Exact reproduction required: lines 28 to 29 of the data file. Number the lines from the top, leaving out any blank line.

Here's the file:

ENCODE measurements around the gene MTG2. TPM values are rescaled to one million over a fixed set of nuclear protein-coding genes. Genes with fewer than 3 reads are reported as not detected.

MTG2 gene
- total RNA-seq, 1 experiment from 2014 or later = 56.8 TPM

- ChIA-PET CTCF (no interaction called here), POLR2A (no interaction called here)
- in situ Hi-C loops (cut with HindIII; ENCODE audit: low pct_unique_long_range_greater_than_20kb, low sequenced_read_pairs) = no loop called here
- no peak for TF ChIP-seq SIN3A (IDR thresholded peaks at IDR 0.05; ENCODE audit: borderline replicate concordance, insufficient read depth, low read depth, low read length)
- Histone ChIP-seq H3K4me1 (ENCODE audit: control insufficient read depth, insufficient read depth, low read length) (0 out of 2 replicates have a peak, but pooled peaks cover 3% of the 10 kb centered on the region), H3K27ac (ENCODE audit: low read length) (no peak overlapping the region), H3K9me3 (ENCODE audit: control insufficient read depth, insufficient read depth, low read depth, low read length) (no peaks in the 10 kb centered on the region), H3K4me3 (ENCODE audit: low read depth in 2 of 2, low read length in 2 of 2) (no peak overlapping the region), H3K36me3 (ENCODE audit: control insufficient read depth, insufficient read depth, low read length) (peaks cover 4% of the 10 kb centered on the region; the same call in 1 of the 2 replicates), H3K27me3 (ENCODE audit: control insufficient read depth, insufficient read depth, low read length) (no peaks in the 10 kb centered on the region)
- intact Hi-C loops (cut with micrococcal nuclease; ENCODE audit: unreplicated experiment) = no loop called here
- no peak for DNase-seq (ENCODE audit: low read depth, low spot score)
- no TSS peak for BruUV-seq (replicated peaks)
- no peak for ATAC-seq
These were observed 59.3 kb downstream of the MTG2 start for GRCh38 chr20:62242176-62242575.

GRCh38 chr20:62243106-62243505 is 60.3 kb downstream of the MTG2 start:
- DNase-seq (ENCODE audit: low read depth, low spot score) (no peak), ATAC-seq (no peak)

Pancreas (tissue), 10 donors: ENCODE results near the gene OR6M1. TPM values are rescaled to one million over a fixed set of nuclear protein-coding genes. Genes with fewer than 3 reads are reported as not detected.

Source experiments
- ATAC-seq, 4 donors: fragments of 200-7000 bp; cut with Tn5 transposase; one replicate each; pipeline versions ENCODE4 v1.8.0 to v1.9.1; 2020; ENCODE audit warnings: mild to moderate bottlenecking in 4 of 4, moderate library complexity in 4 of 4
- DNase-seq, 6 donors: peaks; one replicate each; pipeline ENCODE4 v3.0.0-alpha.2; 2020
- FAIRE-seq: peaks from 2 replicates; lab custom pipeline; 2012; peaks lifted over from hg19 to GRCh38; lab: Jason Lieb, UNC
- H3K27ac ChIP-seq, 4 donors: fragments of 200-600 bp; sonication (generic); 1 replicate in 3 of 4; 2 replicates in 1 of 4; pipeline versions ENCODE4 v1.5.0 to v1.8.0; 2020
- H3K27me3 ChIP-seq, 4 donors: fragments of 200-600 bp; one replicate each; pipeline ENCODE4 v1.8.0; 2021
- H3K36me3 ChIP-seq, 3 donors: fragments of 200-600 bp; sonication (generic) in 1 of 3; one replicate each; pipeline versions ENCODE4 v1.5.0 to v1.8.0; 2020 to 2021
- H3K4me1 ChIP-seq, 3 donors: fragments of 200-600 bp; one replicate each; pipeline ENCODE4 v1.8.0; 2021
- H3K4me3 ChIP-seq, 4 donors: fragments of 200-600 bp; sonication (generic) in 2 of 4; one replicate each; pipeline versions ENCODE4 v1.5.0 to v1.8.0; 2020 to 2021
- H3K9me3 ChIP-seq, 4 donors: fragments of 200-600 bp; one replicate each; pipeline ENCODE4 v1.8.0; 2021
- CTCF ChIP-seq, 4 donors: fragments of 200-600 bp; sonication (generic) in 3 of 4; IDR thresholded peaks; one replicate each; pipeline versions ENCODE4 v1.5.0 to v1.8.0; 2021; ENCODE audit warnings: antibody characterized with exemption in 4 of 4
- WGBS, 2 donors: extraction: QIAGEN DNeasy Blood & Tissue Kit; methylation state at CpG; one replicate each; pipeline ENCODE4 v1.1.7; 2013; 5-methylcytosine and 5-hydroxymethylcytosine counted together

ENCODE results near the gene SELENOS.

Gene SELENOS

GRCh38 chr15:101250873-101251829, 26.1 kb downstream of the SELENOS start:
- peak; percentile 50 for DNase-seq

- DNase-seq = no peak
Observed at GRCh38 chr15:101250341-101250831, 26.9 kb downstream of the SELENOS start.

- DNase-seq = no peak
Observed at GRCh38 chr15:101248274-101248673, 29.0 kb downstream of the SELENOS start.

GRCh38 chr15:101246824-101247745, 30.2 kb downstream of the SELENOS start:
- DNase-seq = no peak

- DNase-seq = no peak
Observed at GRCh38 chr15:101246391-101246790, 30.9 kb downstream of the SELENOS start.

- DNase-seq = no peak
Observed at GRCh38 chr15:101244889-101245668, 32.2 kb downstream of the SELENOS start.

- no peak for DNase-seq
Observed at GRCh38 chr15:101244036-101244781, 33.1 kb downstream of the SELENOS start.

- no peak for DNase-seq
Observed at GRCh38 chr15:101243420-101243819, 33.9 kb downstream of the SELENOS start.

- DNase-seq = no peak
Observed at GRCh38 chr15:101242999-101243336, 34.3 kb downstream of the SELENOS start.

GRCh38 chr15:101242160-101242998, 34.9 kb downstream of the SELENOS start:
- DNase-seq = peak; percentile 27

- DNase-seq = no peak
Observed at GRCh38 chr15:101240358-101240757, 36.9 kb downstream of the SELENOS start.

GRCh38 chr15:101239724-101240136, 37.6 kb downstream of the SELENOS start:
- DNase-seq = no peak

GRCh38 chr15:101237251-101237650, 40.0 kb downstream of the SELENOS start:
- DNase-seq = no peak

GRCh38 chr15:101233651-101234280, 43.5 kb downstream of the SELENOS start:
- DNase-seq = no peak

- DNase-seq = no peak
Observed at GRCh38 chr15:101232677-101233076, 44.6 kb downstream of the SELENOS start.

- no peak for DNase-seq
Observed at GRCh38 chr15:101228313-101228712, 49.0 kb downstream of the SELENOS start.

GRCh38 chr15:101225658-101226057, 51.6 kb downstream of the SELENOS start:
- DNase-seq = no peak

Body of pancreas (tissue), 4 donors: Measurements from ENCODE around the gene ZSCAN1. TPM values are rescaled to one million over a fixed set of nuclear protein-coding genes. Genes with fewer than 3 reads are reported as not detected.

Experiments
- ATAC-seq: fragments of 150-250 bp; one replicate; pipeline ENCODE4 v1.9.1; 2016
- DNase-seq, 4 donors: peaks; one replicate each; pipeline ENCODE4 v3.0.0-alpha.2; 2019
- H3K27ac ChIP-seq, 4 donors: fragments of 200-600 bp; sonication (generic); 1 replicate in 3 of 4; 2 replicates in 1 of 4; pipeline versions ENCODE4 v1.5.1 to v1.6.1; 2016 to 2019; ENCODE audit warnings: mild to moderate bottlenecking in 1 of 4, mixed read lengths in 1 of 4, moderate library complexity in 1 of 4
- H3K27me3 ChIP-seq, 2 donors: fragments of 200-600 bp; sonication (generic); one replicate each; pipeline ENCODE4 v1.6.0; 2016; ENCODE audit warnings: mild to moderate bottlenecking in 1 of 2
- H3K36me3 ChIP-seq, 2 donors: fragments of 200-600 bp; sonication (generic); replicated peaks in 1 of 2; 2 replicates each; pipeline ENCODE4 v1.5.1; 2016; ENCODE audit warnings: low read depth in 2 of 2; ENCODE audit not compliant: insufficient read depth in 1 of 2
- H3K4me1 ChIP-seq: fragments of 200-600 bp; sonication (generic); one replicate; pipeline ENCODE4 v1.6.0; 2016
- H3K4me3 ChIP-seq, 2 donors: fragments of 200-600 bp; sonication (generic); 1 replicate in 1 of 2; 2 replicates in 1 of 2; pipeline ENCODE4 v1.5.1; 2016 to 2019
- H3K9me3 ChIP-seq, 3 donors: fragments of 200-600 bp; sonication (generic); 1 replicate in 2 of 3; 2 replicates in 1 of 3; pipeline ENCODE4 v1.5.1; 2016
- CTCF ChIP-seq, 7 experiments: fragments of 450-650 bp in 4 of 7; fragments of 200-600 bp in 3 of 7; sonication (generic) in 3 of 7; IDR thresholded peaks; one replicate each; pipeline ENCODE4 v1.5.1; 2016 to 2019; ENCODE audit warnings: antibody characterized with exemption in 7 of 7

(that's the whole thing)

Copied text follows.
ENCODE results near the gene SELENOS.

Gene SELENOS